The members of Byron’s ghost story circle lived with an intensity that in some ways outdid even the high emotional pitch and sweeping landscapes of their work. The drama of their lives—particularly during the summer of 1816—has inspired a number of artists, writers and filmmakers. Ken Russell’s movie Gothic (1986) presents them as uninhibited and obsessively lascivious as they explore the boundaries of nature, sex, sobriety and sanity. Tim Powers’s alternative history novel The Stress of Her Regard (1989) pits the group against a secret class of vampires.
Frankenstein combines the supernatural, the awe of the sublime—i.e., the sense of potent grandeur inspired by nature and art—and, in Mary Shelley’s words, the “thrill of fear.” It influenced many Victorian Gothicists, including horror writer Edgar Allan Poe and Bram Stoker, author of Dracula. Frankenstein became a phenomenon, spawning the science fiction and horror genres and inspiring legions of artistic interpretations. One of these, James Whale’s film Frankenstein (1931), established the visual language of modern horror movies.
The word Gothic has more recently expanded to a cultural sensibility in fashion and music. Gothic fiction, horror films (notably The Hunger, a 1983 vampire movie starring David Bowie and Catherine Deneuve) and punk rock collectively inspired the Goth movement. The dark look involves Victoriana-meets-bondage clothes, heavy makeup and a sullen, tomb-dweller attitude. Musically, Goth includes early pioneers such as English band Bauhaus (known for the epic song “Bela Lugosi’s Dead,” performed in The Hunger) and American band 45 Grave. The Gothic novel flourishes today with such books as China Miéville’s steampunk Perdido Street Station (2000), Stephenie Meyer’s Twilight series (2005–2008) and Tim Powers’s Anubis Gates (1983) and The Stress of Her Regard (1989).
All the hallmarks of Gothic fiction—reckless heroes and monstrous villains, social transgression and emotional excess, a sinister atmosphere and supernatural terror—luridly permeate the horror movies released by Hammer Films from 1957 through the early 1970s, most notably The Evil of Frankenstein, Frankenstein Created Woman, Frankenstein Must Be Destroyed and Taste the Blood of Dracula. Smash hit The Curse of Frankenstein (1957) stars Peter Cushing as mad scientist Victor Frankenstein; tall, brooding Christopher Lee (who also played Dracula in several other Hammer releases) costars as Frankenstein’s disaffected Creature.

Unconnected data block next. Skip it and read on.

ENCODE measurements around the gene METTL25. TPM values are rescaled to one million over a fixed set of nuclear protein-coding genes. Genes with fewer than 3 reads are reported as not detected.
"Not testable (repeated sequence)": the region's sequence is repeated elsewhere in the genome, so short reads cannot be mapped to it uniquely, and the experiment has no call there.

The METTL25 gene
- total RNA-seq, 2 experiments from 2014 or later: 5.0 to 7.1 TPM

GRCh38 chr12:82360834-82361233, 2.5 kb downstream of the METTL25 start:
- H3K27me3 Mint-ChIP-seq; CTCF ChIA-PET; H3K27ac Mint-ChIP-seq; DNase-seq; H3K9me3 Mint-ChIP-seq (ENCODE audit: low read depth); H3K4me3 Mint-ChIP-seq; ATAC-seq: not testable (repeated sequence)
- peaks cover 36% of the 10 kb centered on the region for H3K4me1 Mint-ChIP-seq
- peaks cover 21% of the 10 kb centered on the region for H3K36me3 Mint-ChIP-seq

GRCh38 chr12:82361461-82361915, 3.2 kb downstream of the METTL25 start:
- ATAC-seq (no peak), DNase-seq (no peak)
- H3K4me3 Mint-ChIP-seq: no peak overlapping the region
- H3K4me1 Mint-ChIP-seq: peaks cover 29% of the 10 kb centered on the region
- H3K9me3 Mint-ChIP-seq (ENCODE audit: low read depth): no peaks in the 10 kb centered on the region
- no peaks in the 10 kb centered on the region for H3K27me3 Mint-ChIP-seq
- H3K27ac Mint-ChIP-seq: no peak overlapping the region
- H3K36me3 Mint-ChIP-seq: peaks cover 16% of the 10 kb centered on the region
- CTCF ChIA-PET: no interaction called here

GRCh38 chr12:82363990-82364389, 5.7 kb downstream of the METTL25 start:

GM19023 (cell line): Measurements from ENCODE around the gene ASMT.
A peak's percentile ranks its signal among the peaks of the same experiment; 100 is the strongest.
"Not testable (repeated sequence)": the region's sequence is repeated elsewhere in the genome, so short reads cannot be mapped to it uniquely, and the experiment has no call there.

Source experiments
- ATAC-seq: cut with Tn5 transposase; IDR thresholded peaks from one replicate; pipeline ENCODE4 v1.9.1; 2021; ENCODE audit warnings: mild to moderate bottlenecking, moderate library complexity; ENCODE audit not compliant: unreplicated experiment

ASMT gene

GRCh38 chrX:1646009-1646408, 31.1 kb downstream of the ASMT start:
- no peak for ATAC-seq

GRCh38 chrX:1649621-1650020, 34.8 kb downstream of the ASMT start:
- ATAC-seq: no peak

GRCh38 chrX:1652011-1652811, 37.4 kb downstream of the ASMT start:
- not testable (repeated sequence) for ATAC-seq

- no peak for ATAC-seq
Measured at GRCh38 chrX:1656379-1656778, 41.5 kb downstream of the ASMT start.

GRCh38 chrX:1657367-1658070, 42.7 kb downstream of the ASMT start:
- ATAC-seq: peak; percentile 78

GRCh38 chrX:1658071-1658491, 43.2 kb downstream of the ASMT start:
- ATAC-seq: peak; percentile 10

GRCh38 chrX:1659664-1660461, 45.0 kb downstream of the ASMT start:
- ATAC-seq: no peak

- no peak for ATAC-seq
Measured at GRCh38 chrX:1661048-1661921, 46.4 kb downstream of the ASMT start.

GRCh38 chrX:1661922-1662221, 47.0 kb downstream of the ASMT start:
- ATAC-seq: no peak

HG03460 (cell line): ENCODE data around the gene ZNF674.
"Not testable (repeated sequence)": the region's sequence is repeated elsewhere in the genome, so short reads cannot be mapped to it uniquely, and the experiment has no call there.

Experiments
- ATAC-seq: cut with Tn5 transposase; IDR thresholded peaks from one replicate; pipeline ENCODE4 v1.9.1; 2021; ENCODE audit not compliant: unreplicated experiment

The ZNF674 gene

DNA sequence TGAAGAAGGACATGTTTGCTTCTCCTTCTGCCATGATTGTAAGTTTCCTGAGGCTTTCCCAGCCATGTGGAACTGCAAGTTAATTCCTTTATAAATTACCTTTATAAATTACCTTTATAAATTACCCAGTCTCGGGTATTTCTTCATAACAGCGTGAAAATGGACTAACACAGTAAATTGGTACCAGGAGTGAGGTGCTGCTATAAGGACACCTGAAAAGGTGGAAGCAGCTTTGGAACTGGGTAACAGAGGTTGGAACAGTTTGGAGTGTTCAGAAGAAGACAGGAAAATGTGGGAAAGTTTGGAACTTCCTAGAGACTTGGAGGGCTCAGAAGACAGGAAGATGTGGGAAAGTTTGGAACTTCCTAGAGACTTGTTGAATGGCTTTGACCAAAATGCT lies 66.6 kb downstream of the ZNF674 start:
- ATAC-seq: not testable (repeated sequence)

Cushing reprises his role in Frankenstein Created Woman (1967), in which Playboy Playmate Susan Denberg plays Christina, a disfigured girl who drowns herself but is reanimated by Frankenstein with the soul of her wrongly executed lover, Hans. Christina-Hans unites the lovers in body and in purpose, methodically seducing and killing three young rakes responsible for Hans’s death. Christina-Hans personifies such Gothic dualities as pleasure/terror, angel/devil, beauty/grotesqueness, female/male and hero/villain. Christina is not a composite body (like Mary Shelley’s Creature), yet she is not “all woman.” Like most Hammer films of this era, Frankenstein Created Woman employs a lush visual style, and its Victorian set and costumes add to the film’s decadence.
Frankenstein’s comic-book and cartoon versions have explored the scary, uncanny and incongruous qualities of Mary Shelley’s Creature. The novel’s first such adaptation was Dick Briefer’s New Adventures of Frankenstein (1940), in which the Creature eventually evolves from a goofy “merry monster” to the darker, gloomier brute that anticipated the popular horror films of the 1950s. Briefer’s long-running series was among the works the Senate Subcommittee on Juvenile Delinquency cited during hearings that led to the 1954 creation of the Comics Code Authority, which aimed to keep depictions of violence and sexuality out of the hands of easily corruptible American kids.
Bernie Wrightson’s muscular, sinewy 1983 version of Shelley’s Creature is a far cry from the hulking Boris Karloff of James Whale’s film adaptation, which has defined the character’s look since 1931. Wrightson said he “wanted the book to look like an antique; to have the feeling of woodcuts or steel engravings, something of that era.”
Frankenstein has also inspired a variety of animated films, including the cartoons Frankenstein Jr. and the Impossibles, Milton the Monster, Mad Monster Party? and Tim Burton’s Frankenweenie, featuring a monstrous bull terrier named Sparky, a joke on the electrical energy needed to reanimate the dead.